BibiBlocksbergv2 Tue 23-Dec-14 15:08:58

Thank you for that SugaronTop - very helpful.

I did briefly entertain the idea of just not mentioning the cats and moving them in anyway. Well, after so many rejections its only natural I suppose smile

Wouldn't do it though, not fair on landlord/lady or the cats, living a life of residing illegally.

Anyway, I will try that change in tack immediately & see what happens. After all, neither side is defining how soon 'the future' will be are they smile

mydoorisalwaysopen Tue 23-Dec-14 22:05:28

Maybe some people have a different kind of help in mind. I offered to occasionally babysit for a friend if she needs it, she said thanks but what I really need is for you to do my tax return. I said no and probably looked a bit shocked by the request.

OFSTEDwanker Wed 24-Dec-14 02:56:20

I was sexually assaulted on a public street, opposite the NPG in London actually. Two female friends separately offered to be with me for the court case. They had other things to do when I rang up to call them on the offer.

I testified on my own (no OH at the time or family near) and was gratified when the public prosecutor?? sounds US, but you know what I mean, came over at the end to congratulate me on my testimony. I had never been in court before.

A tiny bit shit.

Sorry, OP, not to upstage the cat situation. Some people are tossers.

FolkGirl Wed 24-Dec-14 07:39:16

People say, "let me know if there's anything I can do", but they don't mean it. It's a valediction; it's just something people say when closing a conversation. They don't actually want to know when they say, "how are you?"

Your friend didn't intend you to take up the offer of the house (although if he's a LL and you'd have been paying rent, I can't really see the issue!) and probably thought you'd change your mind before he had to.

My brother is a bit like that - always there for you, unless you actually need him...

People are just a bit strange at times. I don't often make these offers of support but, when I do, I absolutely mean it and expect to be taken up on it. So not everyone is like that.

FolkGirl Wed 24-Dec-14 07:41:25

Like they don't actually want to know

Spiritualknot Wed 24-Dec-14 11:32:05

Crazy people. A friend's colleague offered to drive her to the church on her wedding day and then backed out, said she needed to use the car for something else on that day. I took her instead (had a posh car at the time!)

Setting up my own business at the moment, lady with similar business said I could rent a room from her and use her website. It was all arranged, we were chatting about it, she showed me the room and then she remembered someone else was taking the room full-time from January, so I couldn't have it after all.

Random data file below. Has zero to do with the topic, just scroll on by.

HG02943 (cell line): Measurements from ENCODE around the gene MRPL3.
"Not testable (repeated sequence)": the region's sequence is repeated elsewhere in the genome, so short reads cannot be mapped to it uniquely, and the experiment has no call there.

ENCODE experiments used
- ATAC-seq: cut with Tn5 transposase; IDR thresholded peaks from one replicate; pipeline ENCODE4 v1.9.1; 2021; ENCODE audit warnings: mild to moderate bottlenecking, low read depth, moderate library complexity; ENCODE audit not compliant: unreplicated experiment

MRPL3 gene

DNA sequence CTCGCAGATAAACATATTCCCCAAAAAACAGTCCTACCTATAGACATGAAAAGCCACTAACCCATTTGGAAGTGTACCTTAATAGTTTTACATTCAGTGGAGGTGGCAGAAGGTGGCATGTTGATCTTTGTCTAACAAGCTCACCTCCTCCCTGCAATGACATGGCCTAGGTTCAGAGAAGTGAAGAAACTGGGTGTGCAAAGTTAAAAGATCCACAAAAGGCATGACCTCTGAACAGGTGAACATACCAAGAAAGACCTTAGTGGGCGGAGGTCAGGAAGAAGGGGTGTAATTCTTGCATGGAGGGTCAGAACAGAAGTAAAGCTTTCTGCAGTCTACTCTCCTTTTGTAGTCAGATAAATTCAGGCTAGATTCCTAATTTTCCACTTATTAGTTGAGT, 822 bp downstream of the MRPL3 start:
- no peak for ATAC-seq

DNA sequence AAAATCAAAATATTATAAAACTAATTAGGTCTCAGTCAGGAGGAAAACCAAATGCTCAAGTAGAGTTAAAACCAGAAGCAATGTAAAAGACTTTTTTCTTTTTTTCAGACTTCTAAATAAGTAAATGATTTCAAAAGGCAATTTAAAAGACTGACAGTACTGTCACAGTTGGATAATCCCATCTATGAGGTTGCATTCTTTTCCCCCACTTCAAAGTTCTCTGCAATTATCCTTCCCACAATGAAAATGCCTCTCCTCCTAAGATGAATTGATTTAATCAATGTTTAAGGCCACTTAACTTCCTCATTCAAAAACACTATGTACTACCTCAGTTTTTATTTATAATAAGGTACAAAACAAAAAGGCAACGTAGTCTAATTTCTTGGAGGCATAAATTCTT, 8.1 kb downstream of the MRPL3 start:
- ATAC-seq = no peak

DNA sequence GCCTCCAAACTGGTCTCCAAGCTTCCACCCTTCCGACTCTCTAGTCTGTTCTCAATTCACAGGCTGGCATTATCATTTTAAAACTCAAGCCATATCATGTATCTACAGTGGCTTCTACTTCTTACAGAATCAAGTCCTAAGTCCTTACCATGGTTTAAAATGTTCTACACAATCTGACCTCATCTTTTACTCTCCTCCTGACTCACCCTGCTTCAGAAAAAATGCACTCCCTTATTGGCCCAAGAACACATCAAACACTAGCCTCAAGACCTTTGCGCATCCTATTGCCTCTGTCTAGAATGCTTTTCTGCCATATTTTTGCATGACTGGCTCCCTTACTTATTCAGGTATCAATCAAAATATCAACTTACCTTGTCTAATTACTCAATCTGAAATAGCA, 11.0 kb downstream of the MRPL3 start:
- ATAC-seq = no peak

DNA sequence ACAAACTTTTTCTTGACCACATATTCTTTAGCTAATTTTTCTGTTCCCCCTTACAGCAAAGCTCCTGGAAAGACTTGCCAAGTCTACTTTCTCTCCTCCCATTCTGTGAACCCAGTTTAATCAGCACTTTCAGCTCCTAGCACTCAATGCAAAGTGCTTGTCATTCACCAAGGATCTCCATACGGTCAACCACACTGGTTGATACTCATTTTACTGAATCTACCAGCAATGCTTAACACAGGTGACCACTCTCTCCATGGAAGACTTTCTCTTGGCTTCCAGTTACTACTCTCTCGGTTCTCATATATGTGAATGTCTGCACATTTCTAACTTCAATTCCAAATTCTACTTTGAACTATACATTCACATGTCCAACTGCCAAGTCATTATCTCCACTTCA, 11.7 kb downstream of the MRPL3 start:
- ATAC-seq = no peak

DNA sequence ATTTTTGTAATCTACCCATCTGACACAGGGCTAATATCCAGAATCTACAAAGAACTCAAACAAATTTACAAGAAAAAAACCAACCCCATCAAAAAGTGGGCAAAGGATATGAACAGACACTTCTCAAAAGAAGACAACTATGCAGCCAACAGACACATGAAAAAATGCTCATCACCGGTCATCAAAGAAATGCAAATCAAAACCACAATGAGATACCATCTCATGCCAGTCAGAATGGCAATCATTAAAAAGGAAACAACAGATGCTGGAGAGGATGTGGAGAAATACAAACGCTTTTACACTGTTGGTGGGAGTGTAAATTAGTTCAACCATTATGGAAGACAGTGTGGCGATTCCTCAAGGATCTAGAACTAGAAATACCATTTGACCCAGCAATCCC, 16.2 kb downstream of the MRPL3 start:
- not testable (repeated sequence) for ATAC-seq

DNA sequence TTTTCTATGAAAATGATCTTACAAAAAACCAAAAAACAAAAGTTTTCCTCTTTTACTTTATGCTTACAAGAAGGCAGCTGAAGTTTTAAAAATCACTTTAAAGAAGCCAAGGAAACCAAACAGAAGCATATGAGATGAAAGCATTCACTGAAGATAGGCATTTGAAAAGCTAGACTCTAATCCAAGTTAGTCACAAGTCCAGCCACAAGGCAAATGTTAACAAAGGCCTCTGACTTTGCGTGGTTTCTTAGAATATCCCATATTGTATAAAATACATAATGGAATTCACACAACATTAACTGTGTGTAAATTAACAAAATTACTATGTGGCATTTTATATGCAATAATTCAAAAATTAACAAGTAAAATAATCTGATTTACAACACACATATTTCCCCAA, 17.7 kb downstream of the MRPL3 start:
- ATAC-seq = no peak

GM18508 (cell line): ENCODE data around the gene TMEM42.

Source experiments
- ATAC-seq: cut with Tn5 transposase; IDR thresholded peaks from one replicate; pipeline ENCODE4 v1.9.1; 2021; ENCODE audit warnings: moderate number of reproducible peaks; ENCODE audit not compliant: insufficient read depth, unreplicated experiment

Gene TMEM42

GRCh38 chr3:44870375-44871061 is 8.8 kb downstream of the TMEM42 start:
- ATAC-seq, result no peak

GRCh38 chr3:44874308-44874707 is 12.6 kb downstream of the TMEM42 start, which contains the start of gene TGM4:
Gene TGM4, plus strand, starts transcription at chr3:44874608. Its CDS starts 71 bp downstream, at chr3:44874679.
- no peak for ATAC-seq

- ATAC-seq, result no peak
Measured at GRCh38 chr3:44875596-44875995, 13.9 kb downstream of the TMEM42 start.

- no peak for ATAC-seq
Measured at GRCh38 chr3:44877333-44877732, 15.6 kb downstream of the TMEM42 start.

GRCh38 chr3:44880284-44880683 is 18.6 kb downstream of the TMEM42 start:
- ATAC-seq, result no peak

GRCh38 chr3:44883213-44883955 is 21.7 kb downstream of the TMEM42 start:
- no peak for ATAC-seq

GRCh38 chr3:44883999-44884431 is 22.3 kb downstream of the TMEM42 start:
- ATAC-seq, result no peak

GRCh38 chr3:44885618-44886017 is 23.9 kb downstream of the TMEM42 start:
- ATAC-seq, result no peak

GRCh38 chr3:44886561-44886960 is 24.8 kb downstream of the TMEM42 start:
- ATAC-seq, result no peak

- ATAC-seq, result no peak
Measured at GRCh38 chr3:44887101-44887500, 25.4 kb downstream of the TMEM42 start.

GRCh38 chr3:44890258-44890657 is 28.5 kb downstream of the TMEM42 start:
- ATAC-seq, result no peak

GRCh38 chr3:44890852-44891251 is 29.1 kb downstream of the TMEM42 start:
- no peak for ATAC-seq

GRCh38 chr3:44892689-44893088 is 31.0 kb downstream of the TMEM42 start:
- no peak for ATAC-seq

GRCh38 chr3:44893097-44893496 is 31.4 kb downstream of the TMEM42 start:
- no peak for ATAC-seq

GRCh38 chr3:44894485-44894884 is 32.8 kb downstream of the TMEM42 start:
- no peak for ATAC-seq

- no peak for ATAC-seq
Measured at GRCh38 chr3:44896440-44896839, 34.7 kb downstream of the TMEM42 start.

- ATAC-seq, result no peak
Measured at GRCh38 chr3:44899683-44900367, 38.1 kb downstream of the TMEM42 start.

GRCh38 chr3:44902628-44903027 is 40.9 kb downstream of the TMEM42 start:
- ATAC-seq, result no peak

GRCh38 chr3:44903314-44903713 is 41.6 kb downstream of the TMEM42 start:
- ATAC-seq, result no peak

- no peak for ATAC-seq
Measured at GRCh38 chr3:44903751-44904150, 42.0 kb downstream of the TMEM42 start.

I rented out a house for a while with a no pets policy. Last 2 tenants had dogs they didn't mention.... so I think some people don't actually mention their pets.

Egghead68 Wed 24-Dec-14 17:57:49

I' ve had this happen to me. I think people just offer to help to be polite.

On the flip side sometimes I offer to help people and in my head I have in mind a little bit of help (e.g. a few hours). However the other person then requests what I consider to be a lot of help e.g. requiring more than 2 full days of my time). I do try to get out of this then if I can.

rootypigsinblankets Wed 24-Dec-14 18:09:11

Baby DD and I had a really tough year last year (homeless, among other things) and I got very little help. It's always said, isn't it, that you just need to ask, everybody said that! 'anything you need rooty, just say'. But when I did, very few wanted to. (The ones who did - and they were the ones who offered without being asked, and came through - saved me, and I am forever grateful.) But honestly, I was on my knees and screaming and many people close to me either didn't notice or didn't care.

I don't mind, actually, everyone has their lives. But I wish people wouldn't say that you only need to ask for help. Because it's just not the case.

springydaffs Wed 24-Dec-14 23:07:18

It's shocking isn't it. I cant count how many times this has happened in my life - they like the sound of themselves being wonderful, that's all. You may feel humiliated but it isn't you who should feel humiliated, so don't. They are the wankers, not you.

One word though: if somebody offers something, don't gush, thanking them profusely. Be matter-of-fact. That's another thing I've learned: the more distant you are, the more people fall over themselves.

It's funny old world. In the meantime, start collecting friends you know are trustworthy. They'll be on one hand but worth collecting.